If you read this blog, I assume you also read Jonathan Chait's. Just in case, though, you should read his response to David Brooks and Ross Douthat about the fate of the Cadillac tax and its implications for reform. These paragraphs, in particular, really capture the frustrating political dynamic we've seen for the last year:
...obviously, delaying the Cadillac tax increases its political vulnerability to some degree. But I wonder why Brooks and Douthat can so casually blame Obama for this change. Unions argued against the tax on the grounds that their members had foregone wage hikes in order to obtain expensive health insurance. Providing a short-term reprieve for health plans obtained through collective bargaining was a reasonable way to keep most of the bite of the tax in place while accommodating those concerns. Alternatively, Democrats could have stiffed the unions if a few Republicans stepped forward to support the bill in exchange for tough cost control measures that Obama clearly wanted. But none would do that. It's impossible to pass health care reform without the support of labor unions or any Republican member of Congress.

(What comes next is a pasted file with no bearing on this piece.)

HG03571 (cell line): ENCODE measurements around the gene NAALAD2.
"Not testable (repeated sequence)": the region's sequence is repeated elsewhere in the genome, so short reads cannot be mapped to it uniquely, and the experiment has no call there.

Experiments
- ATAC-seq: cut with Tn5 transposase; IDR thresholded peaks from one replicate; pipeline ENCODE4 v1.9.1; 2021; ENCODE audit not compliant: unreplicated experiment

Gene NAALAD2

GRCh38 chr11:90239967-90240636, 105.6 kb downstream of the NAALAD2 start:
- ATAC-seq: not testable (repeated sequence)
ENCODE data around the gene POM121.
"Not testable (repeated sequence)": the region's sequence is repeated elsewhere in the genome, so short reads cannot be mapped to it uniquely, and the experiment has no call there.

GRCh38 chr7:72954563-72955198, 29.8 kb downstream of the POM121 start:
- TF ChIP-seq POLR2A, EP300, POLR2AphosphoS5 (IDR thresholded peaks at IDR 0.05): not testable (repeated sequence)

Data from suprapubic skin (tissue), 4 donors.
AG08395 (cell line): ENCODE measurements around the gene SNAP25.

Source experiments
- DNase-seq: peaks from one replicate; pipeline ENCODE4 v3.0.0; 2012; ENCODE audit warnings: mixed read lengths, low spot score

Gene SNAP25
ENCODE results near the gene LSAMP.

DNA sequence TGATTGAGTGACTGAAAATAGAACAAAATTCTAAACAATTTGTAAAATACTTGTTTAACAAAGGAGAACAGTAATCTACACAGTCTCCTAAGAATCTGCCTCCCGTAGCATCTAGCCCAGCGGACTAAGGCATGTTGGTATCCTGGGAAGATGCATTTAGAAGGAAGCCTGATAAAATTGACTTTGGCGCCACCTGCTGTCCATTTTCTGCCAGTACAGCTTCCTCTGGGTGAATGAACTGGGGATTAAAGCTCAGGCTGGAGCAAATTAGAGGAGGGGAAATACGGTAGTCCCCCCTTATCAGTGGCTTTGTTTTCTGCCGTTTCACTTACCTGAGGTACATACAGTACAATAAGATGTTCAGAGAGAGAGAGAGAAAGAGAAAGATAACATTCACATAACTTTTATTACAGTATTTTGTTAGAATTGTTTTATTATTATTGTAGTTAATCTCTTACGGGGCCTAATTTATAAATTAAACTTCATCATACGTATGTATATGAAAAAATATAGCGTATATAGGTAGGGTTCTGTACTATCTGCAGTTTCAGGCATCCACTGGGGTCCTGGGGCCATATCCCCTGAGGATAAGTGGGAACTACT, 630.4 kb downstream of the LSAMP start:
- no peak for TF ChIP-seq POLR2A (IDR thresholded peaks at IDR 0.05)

The saga of the Cadillac tax is a useful example of the ways conservatives have attacked health care reform with mutually reinforcing highbrow-lowbrow attacks. Conservative politicians attack death panels and rationing and higher taxes. The conservative pundits who recognize the dishonesty of these claims may cluck their tongues a bit, but they don't put any meaningful pressure on Republican politicians to cut it out. Then the Democrats have to reduce their exposure to the lowbrow conservative attacks, which hit home with the public, by cutting back on the sacrifice in the bill. This in turn makes them vulnerable to the highbrow attacks.